Lastly, continue to evaluate what you are doing. What is working? What is not? What can be adapted into your program to help you and your child? What should be eliminated or put to the side, for now? Is it necessary to forgo "academics" and work on getting behavior under control and establishing a routine? If this is the case, do it! It will be easier to work on academics once this is out of the way. Continue to pray, and seek the Lord's will. I continually call to mind Jeremiah 29:11: "For I know the plans I have for you," declares the LORD, "plans to prosper you and not to harm you, plans to give you hope and a future." This Scripture does not only hold true for our precious children, but for us, as parents, and as His children as well!
Lovingly Guiding Their Footsteps by Tom and Sherry Bushnell of NATHHAN
To Train Up A Child by Michael and Debi Pearl. May be purchased through Illinois Christian Home Educators or found at http://www.nogreaterjoy.org/
Shepherding A Child's Heart by Tedd Tripp available at http://www.christianbook.com/
Too Wise to Be Mistaken, Too Good to Be Unkind by Cathy Steere available at http://www.graceandtruthbooks.com/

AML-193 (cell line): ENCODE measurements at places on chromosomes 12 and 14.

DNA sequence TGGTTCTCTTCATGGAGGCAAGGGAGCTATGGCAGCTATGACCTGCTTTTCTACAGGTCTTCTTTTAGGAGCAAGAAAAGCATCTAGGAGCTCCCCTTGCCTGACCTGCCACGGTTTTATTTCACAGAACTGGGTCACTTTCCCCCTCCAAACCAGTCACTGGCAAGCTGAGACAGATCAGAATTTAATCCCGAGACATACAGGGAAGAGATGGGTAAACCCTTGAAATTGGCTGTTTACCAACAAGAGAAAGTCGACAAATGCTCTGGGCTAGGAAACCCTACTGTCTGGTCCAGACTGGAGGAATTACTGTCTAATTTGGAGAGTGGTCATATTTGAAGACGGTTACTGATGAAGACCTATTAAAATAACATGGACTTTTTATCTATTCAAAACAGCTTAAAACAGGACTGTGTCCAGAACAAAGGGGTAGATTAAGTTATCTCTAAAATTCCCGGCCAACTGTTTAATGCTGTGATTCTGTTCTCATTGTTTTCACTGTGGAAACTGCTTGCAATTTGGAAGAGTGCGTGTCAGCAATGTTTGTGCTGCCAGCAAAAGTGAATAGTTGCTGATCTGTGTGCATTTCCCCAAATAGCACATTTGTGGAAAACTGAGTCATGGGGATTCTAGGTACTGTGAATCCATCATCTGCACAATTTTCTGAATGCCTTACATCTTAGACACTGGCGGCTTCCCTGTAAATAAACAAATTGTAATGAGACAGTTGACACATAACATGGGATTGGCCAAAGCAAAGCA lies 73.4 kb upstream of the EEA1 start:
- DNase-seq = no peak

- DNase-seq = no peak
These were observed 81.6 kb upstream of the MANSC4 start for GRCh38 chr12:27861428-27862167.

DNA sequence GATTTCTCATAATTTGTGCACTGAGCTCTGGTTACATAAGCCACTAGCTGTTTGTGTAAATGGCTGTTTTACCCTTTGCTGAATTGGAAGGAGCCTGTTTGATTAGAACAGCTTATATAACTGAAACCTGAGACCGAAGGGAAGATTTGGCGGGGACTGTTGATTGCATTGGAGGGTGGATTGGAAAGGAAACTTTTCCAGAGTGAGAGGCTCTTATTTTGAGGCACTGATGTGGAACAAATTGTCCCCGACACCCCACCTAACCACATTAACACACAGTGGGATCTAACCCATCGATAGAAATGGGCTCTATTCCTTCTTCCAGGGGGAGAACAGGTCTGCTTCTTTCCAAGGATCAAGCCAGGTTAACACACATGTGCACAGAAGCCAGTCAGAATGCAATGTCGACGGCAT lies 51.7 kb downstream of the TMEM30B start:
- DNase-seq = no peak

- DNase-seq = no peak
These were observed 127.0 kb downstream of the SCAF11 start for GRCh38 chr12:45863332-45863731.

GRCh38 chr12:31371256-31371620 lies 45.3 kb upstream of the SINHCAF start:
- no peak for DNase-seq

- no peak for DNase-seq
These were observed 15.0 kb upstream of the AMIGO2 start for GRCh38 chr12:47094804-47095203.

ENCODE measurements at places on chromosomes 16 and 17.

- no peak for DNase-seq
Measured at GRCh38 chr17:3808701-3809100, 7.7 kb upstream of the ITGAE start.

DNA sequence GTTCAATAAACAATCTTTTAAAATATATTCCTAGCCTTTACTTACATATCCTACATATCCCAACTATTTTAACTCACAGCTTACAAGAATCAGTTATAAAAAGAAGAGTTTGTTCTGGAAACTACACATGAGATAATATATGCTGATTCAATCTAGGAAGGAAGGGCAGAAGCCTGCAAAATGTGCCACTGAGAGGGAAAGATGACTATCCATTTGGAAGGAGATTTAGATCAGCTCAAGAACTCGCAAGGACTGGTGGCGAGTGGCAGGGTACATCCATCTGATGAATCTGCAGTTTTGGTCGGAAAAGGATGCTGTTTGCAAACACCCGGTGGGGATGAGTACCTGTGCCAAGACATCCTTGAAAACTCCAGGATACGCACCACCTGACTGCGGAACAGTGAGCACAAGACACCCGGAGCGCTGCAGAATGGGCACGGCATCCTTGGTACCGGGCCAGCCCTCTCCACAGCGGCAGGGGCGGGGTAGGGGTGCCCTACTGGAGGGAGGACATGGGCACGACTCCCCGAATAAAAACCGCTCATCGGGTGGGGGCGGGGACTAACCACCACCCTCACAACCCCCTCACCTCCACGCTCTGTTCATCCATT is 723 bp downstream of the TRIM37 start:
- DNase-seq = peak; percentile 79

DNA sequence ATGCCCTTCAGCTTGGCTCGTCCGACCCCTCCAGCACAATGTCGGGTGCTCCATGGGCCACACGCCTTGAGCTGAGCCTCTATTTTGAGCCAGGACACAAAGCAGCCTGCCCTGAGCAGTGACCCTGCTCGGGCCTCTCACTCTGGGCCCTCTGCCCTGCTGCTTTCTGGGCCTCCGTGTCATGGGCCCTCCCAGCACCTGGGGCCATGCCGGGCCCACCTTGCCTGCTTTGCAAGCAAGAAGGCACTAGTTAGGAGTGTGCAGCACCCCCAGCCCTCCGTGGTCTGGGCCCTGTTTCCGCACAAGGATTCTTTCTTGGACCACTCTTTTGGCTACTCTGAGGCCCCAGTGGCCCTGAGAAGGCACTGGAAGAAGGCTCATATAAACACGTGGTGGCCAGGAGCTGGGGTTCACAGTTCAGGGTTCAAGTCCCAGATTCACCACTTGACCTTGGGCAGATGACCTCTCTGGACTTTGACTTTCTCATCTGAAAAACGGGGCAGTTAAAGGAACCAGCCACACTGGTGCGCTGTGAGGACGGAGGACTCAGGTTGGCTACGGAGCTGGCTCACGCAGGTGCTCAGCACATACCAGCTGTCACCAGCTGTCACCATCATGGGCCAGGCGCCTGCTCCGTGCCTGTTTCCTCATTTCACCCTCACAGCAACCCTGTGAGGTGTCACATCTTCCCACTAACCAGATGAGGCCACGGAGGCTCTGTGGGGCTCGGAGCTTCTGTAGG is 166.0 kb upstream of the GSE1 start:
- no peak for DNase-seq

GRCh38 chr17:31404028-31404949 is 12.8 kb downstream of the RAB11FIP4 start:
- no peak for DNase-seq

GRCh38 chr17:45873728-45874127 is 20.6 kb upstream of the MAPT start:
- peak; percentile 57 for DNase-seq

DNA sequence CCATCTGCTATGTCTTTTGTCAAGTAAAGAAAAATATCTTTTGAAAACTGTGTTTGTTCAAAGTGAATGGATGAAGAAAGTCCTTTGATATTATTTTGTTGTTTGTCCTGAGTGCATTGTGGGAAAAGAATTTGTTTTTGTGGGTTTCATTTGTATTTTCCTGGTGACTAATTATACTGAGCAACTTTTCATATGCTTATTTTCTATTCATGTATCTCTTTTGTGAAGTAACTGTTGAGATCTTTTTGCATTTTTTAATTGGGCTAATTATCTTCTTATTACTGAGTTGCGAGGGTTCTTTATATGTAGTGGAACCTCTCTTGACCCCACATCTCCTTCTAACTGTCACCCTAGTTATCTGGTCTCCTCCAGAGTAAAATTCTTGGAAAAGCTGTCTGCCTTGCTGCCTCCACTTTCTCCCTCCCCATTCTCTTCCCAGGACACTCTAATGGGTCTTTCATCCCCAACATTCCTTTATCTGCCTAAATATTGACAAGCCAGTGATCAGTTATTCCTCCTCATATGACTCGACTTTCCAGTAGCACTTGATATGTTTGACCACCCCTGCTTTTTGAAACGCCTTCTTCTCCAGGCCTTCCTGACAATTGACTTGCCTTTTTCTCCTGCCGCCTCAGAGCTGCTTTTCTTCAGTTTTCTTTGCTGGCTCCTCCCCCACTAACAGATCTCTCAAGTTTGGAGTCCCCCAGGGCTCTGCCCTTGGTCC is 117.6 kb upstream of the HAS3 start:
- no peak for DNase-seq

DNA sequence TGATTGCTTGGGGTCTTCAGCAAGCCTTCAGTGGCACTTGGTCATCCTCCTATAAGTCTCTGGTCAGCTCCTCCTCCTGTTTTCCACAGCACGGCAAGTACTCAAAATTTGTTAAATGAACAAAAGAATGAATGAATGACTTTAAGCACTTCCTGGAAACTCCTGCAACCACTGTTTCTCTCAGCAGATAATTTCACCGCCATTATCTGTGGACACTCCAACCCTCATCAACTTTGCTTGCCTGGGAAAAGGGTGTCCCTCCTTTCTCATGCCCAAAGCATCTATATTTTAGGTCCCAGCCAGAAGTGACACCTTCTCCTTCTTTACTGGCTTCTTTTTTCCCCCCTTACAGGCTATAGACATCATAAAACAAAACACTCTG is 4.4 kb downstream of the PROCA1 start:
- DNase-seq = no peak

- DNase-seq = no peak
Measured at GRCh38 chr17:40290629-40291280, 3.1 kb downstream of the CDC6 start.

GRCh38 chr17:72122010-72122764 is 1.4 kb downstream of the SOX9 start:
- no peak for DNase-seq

The If/Then Chart from Doorposts http://www.doorposts.net/
Managers of Their Homes by Steve and Teri Maxwell found at http://titus2.com/
The Psychoeducational Profile Revised (PEP-R) by Eric Schopler et al. published by Division TEACCH. This may be found at The Autism Society of North Carolina Book Store at http://www.autismsociety-nc.org/ The book is expensive, but the test may be administered from 6 months to age 12 if the child is functioning below a first grade level and allows even a non-verbal child to have success. The manual explains how to administer the test and what materials to use. To my knowledge, this is the only testing tool available that was written specifically for children with autism. The test identifies skills which require additional work, which assists in the writing of a home IEP and school planning. The Adolescent and Adult Psychoeducational Profile (AAPEP) is available for older individuals at the same web address.